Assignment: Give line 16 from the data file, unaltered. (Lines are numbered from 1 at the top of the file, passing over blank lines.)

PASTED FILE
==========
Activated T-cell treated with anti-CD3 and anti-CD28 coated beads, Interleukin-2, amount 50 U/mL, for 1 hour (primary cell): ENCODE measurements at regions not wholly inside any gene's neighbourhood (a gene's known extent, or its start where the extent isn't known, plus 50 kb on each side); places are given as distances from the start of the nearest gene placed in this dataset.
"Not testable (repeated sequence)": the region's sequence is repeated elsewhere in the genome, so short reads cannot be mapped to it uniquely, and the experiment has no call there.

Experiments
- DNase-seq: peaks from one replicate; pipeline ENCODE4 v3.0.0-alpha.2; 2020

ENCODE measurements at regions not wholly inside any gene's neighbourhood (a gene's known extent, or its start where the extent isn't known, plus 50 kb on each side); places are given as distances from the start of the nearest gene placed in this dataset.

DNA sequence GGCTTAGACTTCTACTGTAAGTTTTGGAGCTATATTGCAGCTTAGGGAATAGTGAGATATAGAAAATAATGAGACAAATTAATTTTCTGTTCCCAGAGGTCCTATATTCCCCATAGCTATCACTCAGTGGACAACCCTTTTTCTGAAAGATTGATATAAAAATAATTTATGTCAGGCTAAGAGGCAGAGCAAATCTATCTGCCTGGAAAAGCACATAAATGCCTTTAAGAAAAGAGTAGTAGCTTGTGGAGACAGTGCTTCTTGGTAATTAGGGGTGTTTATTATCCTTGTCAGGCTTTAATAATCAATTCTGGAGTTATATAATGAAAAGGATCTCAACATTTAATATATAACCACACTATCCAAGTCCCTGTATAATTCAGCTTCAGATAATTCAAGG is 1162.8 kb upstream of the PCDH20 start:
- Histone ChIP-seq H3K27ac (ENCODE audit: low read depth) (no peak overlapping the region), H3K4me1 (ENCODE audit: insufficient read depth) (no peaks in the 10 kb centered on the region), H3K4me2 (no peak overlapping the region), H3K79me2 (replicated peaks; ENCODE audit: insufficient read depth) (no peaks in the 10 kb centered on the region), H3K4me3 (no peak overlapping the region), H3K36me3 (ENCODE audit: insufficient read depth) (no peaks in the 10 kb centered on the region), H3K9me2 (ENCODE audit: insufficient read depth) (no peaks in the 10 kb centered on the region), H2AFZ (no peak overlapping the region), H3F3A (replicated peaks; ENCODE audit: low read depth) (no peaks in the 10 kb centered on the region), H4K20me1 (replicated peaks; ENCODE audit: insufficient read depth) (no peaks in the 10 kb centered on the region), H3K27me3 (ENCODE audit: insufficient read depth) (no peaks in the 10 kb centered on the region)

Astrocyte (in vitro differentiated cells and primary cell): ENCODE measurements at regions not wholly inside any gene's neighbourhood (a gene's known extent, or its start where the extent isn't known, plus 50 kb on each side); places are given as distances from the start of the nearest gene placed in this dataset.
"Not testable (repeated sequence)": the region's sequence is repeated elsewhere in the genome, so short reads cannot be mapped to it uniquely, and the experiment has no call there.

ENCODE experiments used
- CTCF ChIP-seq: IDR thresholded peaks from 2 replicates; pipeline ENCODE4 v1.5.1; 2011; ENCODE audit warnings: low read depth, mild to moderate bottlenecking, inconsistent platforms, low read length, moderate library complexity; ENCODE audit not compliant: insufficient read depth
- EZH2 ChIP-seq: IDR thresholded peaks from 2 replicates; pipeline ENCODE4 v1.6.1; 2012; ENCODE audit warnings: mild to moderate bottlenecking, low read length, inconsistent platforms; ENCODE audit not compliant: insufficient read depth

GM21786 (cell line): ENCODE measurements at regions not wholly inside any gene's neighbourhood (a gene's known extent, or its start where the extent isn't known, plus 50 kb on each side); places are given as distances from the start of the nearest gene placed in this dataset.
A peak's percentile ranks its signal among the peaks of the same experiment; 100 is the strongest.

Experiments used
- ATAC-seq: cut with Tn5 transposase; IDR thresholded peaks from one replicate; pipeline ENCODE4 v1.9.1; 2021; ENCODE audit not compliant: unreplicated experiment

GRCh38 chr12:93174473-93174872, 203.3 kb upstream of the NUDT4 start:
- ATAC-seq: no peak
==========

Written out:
- ATAC-seq: cut with Tn5 transposase; IDR thresholded peaks from one replicate; pipeline ENCODE4 v1.9.1; 2021; ENCODE audit not compliant: unreplicated experiment